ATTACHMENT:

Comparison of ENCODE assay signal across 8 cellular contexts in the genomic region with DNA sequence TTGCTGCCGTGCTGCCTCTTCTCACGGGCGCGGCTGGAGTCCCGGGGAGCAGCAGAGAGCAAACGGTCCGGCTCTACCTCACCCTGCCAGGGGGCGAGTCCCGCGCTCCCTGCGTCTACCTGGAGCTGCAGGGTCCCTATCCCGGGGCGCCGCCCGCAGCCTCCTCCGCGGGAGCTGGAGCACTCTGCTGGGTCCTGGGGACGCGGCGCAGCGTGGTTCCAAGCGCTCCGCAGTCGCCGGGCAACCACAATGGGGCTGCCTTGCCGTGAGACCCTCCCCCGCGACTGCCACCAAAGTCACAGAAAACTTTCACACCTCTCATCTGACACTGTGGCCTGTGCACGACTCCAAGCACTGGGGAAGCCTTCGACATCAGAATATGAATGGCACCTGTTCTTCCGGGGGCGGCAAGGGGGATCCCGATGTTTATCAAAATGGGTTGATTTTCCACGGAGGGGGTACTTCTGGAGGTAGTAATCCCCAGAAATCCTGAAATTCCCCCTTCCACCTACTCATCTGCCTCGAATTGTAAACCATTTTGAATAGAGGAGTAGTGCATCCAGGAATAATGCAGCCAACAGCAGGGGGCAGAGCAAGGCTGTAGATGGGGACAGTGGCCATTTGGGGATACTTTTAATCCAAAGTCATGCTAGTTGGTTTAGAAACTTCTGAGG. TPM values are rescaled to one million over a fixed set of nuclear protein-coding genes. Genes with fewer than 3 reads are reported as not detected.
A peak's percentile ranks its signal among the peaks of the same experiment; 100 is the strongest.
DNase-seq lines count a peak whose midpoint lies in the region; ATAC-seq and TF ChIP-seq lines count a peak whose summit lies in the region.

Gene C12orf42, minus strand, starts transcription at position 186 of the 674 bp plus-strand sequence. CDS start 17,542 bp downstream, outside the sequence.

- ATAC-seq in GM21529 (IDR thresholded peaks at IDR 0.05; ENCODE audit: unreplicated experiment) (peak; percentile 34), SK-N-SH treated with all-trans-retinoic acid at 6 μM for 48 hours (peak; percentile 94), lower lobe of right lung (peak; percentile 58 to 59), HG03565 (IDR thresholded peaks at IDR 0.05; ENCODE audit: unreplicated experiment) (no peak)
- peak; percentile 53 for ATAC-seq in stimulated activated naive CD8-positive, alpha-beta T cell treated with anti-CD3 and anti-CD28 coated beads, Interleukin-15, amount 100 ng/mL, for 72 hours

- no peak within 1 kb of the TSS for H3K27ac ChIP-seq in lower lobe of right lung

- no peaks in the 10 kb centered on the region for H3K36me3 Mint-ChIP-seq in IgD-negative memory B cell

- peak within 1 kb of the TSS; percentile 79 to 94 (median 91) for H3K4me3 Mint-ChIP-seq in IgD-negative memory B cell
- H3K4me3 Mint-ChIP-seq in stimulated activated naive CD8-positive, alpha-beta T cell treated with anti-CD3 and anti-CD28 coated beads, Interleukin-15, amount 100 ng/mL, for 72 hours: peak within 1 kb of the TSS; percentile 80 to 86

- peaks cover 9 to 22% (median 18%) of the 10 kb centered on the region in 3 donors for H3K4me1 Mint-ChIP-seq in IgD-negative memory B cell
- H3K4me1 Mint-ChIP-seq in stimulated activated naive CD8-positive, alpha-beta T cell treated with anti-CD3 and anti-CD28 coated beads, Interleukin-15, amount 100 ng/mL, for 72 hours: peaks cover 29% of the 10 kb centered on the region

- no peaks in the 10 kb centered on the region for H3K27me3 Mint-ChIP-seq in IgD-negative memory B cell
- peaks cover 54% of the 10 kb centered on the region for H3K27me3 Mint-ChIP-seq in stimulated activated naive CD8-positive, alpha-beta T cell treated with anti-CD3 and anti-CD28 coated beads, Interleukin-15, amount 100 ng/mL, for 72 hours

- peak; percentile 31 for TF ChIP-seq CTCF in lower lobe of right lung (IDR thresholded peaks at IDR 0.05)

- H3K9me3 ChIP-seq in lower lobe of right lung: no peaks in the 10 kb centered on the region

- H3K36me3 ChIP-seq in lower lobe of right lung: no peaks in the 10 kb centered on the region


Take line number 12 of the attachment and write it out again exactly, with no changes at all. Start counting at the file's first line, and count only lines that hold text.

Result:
- H3K4me1 Mint-ChIP-seq in stimulated activated naive CD8-positive, alpha-beta T cell treated with anti-CD3 and anti-CD28 coated beads, Interleukin-15, amount 100 ng/mL, for 72 hours: peaks cover 29% of the 10 kb centered on the region